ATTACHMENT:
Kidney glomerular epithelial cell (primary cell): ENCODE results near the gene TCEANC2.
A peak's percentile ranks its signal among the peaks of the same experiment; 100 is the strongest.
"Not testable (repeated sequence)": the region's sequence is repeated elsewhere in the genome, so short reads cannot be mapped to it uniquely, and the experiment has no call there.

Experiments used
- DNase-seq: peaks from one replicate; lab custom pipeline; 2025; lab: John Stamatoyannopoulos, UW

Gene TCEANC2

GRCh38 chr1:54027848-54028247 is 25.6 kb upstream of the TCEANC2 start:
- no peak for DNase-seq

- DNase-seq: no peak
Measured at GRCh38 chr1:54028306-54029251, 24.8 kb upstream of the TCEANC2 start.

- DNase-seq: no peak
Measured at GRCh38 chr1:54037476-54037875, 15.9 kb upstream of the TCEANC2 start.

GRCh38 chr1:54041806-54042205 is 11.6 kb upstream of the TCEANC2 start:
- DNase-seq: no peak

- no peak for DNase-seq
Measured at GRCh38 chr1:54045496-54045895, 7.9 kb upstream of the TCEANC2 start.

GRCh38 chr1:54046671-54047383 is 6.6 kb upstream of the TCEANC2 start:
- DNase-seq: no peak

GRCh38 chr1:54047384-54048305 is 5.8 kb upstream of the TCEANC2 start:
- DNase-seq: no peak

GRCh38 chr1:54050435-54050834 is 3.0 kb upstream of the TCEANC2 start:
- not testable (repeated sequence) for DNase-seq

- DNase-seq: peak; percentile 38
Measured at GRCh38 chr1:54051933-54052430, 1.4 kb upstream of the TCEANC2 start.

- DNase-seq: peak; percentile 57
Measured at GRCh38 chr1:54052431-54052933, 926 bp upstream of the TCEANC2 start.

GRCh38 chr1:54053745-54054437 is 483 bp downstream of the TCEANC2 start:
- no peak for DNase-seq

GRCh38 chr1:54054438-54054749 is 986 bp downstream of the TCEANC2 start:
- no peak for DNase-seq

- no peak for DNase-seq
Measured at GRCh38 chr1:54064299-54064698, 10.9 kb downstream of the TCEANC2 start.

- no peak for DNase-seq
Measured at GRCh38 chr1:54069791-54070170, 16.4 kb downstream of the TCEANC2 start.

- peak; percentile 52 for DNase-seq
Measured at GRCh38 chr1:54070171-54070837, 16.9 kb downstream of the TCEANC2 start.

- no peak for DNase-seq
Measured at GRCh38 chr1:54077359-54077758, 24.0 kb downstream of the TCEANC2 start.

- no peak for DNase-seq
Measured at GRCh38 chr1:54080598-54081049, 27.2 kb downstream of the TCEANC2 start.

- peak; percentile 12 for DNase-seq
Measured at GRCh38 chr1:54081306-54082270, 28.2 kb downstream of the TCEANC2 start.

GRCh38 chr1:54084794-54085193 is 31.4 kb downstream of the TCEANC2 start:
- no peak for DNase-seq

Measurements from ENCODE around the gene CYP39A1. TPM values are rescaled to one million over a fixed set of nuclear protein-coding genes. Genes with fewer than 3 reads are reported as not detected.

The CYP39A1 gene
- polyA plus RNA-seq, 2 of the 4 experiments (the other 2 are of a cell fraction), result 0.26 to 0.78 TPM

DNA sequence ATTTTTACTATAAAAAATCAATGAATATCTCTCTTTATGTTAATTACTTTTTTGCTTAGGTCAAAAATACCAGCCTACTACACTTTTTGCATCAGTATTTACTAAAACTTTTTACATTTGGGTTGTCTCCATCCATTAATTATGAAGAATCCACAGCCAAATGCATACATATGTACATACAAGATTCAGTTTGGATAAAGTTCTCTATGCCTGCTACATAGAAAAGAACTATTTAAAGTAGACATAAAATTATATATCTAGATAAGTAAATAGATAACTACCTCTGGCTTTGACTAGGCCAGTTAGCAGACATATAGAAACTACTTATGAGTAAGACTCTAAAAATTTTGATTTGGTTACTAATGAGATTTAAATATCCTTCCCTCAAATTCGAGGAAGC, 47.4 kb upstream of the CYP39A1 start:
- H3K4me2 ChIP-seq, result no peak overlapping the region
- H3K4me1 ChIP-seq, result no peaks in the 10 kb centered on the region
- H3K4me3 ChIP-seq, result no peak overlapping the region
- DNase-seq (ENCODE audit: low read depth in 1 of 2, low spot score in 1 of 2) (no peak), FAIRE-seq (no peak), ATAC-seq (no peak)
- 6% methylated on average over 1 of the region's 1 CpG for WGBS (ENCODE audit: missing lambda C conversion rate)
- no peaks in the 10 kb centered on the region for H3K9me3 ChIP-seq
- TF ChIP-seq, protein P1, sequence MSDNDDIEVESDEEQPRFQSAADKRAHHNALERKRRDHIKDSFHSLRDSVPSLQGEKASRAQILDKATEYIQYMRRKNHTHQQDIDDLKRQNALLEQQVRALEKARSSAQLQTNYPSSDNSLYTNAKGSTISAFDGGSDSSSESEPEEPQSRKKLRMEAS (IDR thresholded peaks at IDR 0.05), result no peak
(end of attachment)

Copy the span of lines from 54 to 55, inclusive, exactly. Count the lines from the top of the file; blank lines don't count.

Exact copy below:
- no peaks in the 10 kb centered on the region for H3K9me3 ChIP-seq
- TF ChIP-seq, protein P1, sequence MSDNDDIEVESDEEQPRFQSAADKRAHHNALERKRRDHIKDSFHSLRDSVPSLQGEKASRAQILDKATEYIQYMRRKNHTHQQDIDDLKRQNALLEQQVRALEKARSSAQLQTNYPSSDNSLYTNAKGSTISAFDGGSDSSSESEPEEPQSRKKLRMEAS (IDR thresholded peaks at IDR 0.05), result no peak